Policy Orchestration (noun)
Rick Howard: The word is: Policy Orchestration
Rick Howard: Spelled: Policy as in a set of rules adopted across an organization and orchestration as in an automated series of processes to configure, coordinate and manage computer systems, data, or software.
Rick Howard: Definition: The deployment of rules to the security stack across all data islands, cloud, SaaS applications, data centers, and mobile devices designed to manifest an organization's cybersecurity first principle strategies of zero trust, intrusion kill chain prevention, resilience, and risk forecasting.
Rick Howard: Example sentence: If we can make policy orchestration work at the application, at the platform, at the data, and the network level, then it's applicability is going to be exponentially more valuable to everyone.
Rick Howard: Origin and context: In the early internet days, say the late 1990s, orchestration wasn't a problem. We only had three tools in the security stack: firewalls, intrusion detection systems, and anti-virus systems. When we wanted to make a policy change, we manually logged into each tool and made the change.
Rick Howard: Fast forward to the 2020s and our environments have morphed into enormously complex system of systems deployed across multiple data islands. Orchestrating the security stack for our first principle strategies across all those data islands in some consistent manner with velocity is really hard to do compared to the early days. Truth be told, most of us don't do it that well. The goal of policy orchestration is to have one place to configure security policies for our first principle strategies so that we can deploy prevention and detection controls automatically to every tool in the security stack residing on every data island efficiently and quickly.
Rick Howard: We want the deployment of these detection and prevention controls to be finished in minutes to hours after setting the policy, not days, to weeks, to in many situations today, never. There are many potential tactics that infosec programs might use to accomplish this.
Rick Howard: They might incorporate policy orchestration into their DevSecOps process. They might install a commercial orchestration platform. They might use their own SOAR tool or security orchestration, automation, and response. Or, they may decide to outsource the task to a SASE vendor, secure access service edge, or an SSE vendor SASE minus the SD-WAN. Regardless of the approach, policy orchestration is a key and essential task that all infosec programs must master.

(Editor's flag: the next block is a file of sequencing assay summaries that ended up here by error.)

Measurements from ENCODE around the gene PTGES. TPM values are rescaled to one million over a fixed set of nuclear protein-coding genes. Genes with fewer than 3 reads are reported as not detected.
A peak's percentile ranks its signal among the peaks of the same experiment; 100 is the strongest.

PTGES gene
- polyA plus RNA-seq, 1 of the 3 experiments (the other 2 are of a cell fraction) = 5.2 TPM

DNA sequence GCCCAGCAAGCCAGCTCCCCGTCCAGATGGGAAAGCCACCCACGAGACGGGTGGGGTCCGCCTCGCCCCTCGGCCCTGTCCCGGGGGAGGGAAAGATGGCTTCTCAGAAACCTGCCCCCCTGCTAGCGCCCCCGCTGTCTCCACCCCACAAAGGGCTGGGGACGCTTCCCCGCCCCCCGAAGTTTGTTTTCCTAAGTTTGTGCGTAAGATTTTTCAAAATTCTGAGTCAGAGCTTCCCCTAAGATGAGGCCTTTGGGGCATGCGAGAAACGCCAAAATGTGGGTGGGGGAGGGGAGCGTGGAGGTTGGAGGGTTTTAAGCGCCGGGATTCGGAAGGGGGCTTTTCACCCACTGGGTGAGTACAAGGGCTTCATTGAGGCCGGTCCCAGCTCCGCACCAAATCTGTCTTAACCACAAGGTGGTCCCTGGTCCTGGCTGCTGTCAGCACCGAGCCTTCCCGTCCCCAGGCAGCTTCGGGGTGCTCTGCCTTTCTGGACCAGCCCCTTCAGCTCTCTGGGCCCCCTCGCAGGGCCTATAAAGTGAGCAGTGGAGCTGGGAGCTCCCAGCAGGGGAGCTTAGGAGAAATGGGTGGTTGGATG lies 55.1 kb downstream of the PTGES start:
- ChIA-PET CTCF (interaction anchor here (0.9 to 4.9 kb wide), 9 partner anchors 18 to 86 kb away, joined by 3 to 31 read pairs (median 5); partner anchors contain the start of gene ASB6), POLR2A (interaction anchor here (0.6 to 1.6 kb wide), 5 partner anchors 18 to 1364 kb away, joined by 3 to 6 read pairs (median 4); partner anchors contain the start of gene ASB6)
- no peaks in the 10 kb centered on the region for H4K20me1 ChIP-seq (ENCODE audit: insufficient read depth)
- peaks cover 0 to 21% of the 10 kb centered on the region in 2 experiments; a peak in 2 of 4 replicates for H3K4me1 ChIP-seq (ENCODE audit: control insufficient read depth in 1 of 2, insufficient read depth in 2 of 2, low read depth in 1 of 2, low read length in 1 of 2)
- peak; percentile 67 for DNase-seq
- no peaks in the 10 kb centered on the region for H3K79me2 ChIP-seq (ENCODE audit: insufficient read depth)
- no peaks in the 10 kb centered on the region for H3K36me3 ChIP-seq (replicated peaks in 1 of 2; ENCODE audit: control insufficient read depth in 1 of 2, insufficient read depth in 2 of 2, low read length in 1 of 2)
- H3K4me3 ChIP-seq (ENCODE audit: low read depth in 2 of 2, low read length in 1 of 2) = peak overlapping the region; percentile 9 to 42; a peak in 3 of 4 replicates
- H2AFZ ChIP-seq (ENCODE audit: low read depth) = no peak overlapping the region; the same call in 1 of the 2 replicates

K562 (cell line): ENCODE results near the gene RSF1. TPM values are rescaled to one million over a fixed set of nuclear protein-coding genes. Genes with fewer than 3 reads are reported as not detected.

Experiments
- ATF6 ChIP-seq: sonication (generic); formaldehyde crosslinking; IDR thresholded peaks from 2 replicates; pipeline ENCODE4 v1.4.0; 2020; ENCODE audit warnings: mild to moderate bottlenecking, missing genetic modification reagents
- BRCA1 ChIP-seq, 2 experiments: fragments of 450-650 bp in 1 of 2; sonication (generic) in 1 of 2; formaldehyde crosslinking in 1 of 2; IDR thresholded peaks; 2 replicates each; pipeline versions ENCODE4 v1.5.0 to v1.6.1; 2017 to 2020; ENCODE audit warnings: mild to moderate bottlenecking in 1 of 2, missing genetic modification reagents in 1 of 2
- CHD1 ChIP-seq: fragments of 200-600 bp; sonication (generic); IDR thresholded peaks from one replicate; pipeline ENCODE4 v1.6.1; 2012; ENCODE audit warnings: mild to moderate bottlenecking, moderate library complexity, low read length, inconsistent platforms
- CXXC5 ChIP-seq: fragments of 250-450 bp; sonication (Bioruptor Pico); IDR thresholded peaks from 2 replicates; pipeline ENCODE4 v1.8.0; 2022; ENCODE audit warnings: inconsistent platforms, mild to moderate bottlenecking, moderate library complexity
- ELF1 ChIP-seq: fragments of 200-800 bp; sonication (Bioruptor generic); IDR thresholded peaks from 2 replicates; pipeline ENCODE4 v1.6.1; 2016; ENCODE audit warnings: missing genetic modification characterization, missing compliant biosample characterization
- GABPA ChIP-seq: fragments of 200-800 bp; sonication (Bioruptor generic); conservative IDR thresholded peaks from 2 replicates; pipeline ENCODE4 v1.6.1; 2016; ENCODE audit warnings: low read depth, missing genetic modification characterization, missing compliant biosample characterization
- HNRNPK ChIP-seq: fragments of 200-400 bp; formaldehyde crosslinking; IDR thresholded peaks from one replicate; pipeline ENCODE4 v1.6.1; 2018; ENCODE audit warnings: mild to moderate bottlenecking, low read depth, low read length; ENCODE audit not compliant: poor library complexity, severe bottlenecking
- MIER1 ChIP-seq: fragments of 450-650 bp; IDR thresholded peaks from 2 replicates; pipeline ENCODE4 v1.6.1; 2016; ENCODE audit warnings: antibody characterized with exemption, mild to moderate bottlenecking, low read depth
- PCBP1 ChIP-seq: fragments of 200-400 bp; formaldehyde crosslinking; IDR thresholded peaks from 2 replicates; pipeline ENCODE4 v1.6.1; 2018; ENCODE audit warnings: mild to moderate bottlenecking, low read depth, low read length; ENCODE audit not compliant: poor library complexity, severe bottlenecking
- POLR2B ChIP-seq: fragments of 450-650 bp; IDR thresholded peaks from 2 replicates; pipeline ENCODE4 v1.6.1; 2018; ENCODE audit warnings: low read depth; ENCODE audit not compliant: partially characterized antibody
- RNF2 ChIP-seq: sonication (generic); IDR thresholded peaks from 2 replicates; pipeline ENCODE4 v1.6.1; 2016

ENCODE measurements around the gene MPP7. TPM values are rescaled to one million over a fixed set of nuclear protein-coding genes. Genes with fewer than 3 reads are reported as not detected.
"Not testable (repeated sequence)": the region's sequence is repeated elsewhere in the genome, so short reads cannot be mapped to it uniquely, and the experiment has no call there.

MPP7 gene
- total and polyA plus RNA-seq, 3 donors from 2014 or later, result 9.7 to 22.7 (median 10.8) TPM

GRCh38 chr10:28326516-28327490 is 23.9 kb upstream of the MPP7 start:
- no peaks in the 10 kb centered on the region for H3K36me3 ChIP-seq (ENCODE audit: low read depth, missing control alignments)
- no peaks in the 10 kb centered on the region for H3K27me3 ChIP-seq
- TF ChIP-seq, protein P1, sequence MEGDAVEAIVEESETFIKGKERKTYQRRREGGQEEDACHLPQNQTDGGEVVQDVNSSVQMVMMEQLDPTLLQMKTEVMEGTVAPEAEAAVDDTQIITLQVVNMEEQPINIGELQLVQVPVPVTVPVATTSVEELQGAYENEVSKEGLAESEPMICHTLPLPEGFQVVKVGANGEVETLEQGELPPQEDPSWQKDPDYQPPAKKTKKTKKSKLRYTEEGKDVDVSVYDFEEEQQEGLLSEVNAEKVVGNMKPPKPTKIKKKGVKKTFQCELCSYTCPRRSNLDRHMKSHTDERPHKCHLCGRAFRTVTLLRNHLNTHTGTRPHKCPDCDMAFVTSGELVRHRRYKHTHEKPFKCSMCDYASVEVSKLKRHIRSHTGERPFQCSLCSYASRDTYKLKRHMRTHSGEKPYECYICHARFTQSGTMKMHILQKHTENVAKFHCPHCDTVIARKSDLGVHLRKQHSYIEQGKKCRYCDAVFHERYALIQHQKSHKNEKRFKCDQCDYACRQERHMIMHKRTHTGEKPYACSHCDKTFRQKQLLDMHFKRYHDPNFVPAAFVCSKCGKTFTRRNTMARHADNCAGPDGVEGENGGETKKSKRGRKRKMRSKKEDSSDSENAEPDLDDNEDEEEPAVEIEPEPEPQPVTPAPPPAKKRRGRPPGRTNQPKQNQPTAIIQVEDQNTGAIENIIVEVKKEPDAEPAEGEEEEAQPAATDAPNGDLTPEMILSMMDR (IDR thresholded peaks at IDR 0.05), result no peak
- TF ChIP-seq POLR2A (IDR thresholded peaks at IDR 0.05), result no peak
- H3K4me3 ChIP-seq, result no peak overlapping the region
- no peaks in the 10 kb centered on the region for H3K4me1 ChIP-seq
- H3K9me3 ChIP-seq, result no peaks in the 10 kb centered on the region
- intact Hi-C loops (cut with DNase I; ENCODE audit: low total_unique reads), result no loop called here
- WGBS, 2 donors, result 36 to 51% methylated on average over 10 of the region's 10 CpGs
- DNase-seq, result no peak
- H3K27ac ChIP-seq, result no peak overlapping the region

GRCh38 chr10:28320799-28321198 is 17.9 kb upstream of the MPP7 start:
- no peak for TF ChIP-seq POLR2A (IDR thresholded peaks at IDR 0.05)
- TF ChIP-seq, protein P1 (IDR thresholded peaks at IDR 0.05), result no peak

Rick Howard: Nerd reference: In a webinar in 2018, David Monahan from EMA Research, explains the benefit of Security Policy Orchestration and Automation or SPOA of in one specific use case, configuring the same policy on two different vendor firewalls.
David Monahan: One of the true advantages of looking at, security policy automation is the ability to standardize firewall policies across multiple vendors and being able to deploy those policies and manage 'em right so you don't have to worry about using multiple gooeys to deploy one on a particular vendor and then a different gooey on another vendor. You can use a single management capability to deploy them across multiple vendors and still standardize those. So that's also a big advantage of security policy, auto orchestration and automation in being able to help manage those firewalls when you have a heterogene environment.
Rick Howard: Word Notes is written by Tim Nodar, executive produced by Peter Kilpe, and edited by John Petrik, and me, Rick Howard. The mix, sound design, and original music have all been crafted by the ridiculously talented Elliott Peltzman. Thanks for listening.